Excuse me, Mr. Donohue, WHO is “Taking from the Young”?!!

grandfather

grandfatherNo.  Just…no.

As a parent, I am absolutely revolted by Tom Donohue’s apparent attempt to incite a political war between the generations.

Yes, I understand that as America’s top business lobbyist, he would prefer the federal government to cut spending on Social Security and Medicare.

And yes, if the federal government spends less money taking care of our senior citizens, there will be more money available for corporate handouts.

But from my own perspective, the federal government already spends enough money on corporate handouts.  The average American family is now paying $6,000 a year in subsidies to big business.

Yet, based on yesterday’s speech, it looks to me like Mr. Donohue is willing to pit children against their grandparents, in order to get even more.

wealth share 1983-2010Mr. Donohue: it’s not our senior citizens who are “taking” wealth away from the next generation.

Look at what’s happened to the distribution of wealth since Ronald Reagan was President. 

Sixty percent of households LOST wealth… while those at the top of the economic ladder gained massively.

Look at what’s happened to annual income since Ronald Reagan was President.

income gains 1986-2008All the growth went to the richest 10%, while incomes for the bottom 90% declined.

The pattern holds true even during the current economic “recovery”.  According to economist Emmanuel Saez, “The top 1% captured 95% of the income gains.”

So yes, Mr. Donohue, it looks like this next generation will end up with a lot less than their grandparents had.

But no, Mr. Donohue.  It’s not our senior citizens who are “taking” that wealth away.

And you’re not going to start an inter-generational political war, to distract us from what’s really going on.

The Courts could destroy even MORE of our rights while we wait for Congress to fix Taft-Hartly

1947 CIO rally at Madison Square Garden
1947 CIO rally at Madison Square Garden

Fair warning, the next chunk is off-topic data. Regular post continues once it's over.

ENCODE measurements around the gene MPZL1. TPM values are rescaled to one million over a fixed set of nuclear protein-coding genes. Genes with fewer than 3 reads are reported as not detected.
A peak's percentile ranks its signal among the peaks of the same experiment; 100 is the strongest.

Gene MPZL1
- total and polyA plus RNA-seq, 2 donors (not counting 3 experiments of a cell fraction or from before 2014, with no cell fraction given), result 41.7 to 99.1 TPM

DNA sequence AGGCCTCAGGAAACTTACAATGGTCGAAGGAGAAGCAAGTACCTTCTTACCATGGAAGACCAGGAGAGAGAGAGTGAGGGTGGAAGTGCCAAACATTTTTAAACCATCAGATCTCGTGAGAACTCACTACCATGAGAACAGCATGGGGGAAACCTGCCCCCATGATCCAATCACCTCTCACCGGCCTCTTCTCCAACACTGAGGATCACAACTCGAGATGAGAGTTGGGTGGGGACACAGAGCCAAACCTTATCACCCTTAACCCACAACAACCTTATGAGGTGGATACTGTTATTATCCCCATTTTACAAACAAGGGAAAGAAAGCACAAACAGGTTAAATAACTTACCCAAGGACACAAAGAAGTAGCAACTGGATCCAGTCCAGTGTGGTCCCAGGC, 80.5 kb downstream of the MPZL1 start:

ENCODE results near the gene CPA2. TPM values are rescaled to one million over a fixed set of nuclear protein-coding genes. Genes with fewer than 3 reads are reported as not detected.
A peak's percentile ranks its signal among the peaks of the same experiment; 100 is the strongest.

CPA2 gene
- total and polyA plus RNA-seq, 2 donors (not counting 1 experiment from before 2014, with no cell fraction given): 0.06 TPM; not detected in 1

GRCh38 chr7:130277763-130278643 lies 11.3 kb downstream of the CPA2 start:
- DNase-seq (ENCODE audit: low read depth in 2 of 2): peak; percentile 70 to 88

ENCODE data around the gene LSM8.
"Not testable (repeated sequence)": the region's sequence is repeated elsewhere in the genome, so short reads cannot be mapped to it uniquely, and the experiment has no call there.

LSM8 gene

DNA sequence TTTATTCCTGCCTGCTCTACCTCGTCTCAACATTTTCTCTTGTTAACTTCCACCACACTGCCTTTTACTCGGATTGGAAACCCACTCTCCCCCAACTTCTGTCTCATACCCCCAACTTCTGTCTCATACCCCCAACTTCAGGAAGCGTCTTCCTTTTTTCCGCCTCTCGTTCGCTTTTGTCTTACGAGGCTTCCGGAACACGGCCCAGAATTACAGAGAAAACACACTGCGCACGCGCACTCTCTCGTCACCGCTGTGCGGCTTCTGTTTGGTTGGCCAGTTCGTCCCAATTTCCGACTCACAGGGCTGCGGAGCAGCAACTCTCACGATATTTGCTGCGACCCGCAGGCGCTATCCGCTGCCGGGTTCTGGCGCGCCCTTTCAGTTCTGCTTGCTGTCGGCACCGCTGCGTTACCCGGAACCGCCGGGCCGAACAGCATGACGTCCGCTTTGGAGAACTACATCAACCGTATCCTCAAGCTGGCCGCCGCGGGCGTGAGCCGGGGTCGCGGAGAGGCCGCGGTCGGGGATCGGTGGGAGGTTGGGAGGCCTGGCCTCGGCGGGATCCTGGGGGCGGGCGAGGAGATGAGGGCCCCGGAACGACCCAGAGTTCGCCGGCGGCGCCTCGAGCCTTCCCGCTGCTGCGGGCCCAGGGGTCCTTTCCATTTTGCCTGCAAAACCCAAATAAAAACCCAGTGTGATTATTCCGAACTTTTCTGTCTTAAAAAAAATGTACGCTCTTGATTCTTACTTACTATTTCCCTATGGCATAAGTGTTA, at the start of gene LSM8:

1947 Rally at Madison Square Garden

As I promised in yesterday’s post, here are a few examples of how things are getting worse, the longer we wait for Congress to fix (or repeal) the Taft-Hartley Act.

More states have passed so-called “Right to Work” laws. Nevermind what they’re called, RTW laws restrict employers’ rights: they prohibit employers from voluntarily agreeing to “agency fee” clauses in their union contracts. Last year, Indiana and Michigan joined the list of states that restrict employers’ rights; and the American Legislative Exchange Council (ALEC) is clearly still trying to spread their “model legislation” nationwide.

The Supreme Court will soon decide two cases that could further limit employers’ rights in their dealings with employee unions. Read the New York Times article here.

  • The first case will decide whether employers have the right to agree to remain neutral during a union organizing drive. (Shouldn’t employers be able to allow their employees to make their own decisions about union representation? In many worksites, unions and employers work cooperatively because they share the same goals. Why should federal law require the employer-union relationship to be adversarial, rather than cooperative?)
  • The second case attempts to impose “Right to Work” on the whole country through a court decision — rather than leaving it up to each state to decide for itself whether to limit employers’ rights.  (What happened to that old Tenth Amendment/states’ rights principle?)
  • The second case also challenges whether a state government has the right to allow union representation of home-care workers who are paid by Medicaid.  (Again: are we about to see the federal court system restrict a state government’s exercise of reserved powers?)

Taft-HartleyAnd then there’s Boeing. Just my personal opinion, but… it sure seems to me like Boeing is setting up another chance to litigate all those legal theories it came up with in 2011, back before the Machinists asked the NLRB to drop its complaint about Dreamliner production. The basic question at issue: whether a company has the right to relocate jobs in retaliation for (legally protected) union activity. That 2011 complaint was part of “a very long line of cases that the NLRB has been pressing since the 1940s, when employers began moving work from unionized workplaces in the industrial Northeast to non-unionized workplaces in the Southeast and later the Southwest.” Just think what the impact on unions could be, if Boeing persuades the courts to agree with its legal theories. (Read more NHLN coverage of Boeing here.)

Why am I so concerned about these Court cases (and potential court cases) ?  Well… because the Supreme Court is now headed up by Bush appointee John Roberts.  Back in 2005, he was described as one of the “three possible nominees that big business would cheer” — in part because they thought Roberts might “influence the court to decide more cases deemed critical to business.”  Quoting one observer of that nomination process: “Roberts has spent his career as a mind-for-hire on behalf of the rightwing Republican agenda.”  Quoting another: “if Roberts feels free to overturn precedent… Of particular concern is a return to the Lochner era, a time when free-market capitalists read their ideology into the Constitution by striking down statutes aimed at protecting workers’ health and safety.”